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We are getting into one of my favorite times of year, peak dragonfly season. Dragonflies begin to show up in southern Arizona as early as late February/early March, but they really begin appearing in large numbers about now. Places like Sweetwater Wetlands or the riparian area of Sabino Canyon, or even the riparian habitat at the Arizona-Sonora Desert Museum, are suddenly full of these beautiful insects. It only gets better from here on in, with the peak coming around the middle or latter part of September. I will be featuring more dragonfly photos in the weeks to come.
Yesterday, I was delighted to be able to photograph a male Mexican Amberwing. Mexican Amberwings may be my favorite dragonfly species. They are certainly among the most beautiful.
The males, like this one, are bedecked in hues of gold and orange. Females are somewhat less colorful. Mexican Amberwings are relatively small as dragonflies go. An individual insect is about 1 1/2 inches in length, about half the size of one of the big skimmers. However, they make up in intensity for what they lack in size. In the right setting, one of these insects is visible from 30 or more feet away.
Different species of dragonflies are relatively harder or easier to photograph. Some, like the darners, never stop moving and photographing a perching specimen is nearly impossible. Roseate Skimmers are quite skittish whereas other skimmer species are relatively docile. Blue Dashers are a piece of cake. Mexican Amberwings are sort of medium-difficult. I find them hard to approach, at first. On first encounter a perching Amberwing will generally fly when I am about 15 feet away. But, eventually, these insects become used to my presence and, after a while, I can come closer and closer, until, finally, the insect will allow me to take its picture. It helps that, once an Amberwing finds a perch that it likes, it keeps returning to it again and again.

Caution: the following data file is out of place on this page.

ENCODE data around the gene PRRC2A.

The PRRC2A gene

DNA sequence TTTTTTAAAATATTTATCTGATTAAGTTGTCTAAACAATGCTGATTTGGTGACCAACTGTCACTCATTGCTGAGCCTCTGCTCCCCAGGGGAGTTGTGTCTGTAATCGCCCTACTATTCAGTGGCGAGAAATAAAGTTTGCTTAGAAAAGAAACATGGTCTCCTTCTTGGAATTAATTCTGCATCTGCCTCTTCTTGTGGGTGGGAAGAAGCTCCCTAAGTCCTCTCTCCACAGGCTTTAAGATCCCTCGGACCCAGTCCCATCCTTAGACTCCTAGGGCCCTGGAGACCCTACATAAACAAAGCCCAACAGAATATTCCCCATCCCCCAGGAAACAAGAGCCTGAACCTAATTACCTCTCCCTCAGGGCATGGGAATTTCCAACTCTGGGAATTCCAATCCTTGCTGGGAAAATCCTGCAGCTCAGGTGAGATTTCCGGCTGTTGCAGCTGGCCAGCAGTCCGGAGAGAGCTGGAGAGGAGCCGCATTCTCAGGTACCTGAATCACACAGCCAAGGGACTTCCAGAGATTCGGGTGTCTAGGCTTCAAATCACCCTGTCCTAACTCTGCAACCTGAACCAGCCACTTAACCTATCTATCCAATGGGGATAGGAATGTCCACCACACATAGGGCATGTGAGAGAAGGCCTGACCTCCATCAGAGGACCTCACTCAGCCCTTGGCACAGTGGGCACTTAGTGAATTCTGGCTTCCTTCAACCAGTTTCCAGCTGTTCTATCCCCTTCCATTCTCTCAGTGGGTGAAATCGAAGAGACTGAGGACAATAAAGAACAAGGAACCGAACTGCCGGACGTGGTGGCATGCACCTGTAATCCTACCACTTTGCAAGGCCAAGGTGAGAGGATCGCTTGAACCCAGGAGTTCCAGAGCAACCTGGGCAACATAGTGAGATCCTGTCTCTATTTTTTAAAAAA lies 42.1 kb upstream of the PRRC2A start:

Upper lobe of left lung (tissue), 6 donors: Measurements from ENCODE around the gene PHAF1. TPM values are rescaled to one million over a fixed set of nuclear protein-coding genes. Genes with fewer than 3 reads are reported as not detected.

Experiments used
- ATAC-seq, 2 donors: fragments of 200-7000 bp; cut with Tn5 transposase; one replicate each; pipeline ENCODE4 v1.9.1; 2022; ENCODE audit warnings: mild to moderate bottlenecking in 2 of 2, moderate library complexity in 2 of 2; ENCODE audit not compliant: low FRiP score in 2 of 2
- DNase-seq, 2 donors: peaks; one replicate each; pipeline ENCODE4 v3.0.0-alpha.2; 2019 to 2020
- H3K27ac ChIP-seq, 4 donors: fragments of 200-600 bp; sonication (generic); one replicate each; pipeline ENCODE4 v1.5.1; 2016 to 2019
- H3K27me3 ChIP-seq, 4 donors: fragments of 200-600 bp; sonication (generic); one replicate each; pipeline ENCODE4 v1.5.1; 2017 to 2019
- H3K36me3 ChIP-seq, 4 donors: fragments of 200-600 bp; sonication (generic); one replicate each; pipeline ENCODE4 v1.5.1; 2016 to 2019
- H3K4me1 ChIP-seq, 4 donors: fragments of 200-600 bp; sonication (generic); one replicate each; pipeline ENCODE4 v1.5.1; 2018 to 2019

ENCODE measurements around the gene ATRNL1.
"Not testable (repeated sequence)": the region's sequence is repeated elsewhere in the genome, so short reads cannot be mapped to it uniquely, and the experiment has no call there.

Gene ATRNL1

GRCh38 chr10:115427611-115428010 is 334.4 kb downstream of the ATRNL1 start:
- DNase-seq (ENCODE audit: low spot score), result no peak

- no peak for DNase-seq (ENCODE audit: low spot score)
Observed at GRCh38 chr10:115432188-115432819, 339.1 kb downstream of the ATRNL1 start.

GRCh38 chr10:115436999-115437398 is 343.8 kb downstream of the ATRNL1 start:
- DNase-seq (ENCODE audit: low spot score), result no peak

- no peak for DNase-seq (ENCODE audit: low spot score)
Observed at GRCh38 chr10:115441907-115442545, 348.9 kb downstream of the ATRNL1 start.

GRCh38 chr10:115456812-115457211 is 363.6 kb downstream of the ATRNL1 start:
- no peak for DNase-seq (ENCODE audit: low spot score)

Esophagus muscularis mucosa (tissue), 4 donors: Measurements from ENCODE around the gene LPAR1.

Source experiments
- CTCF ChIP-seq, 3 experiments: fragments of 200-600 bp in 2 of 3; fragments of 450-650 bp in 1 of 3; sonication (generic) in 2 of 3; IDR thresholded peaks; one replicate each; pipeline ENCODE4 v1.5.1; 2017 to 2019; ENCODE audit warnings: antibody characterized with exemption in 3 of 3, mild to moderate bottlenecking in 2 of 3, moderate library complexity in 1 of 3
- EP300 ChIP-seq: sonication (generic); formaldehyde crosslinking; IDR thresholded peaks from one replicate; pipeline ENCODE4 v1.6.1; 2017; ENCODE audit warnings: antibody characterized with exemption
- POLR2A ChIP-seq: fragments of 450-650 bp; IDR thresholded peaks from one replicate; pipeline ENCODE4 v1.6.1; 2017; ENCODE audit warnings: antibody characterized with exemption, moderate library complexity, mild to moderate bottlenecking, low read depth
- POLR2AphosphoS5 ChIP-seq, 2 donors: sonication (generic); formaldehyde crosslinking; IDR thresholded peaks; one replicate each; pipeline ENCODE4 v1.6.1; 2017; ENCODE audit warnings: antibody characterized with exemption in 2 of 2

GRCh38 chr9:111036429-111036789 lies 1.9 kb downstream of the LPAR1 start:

Here’s an interesting fact about dragonflies that I was unaware of until very recently. Dragonflies cannot walk! They can use their legs to grasp and they are quite effective at clinging to a perch, even when that perch is swaying fairly violently in a breeze. But, they lack the structure and muscles to enable ambulation. A dragonfly moves entirely by flying.
Images made with a Canon 5DS-R, 180 f3.5L Macro Lens assisted by Canon 600EX-RT Speedlite, ISO 125, M setting, f11 @ 1/160.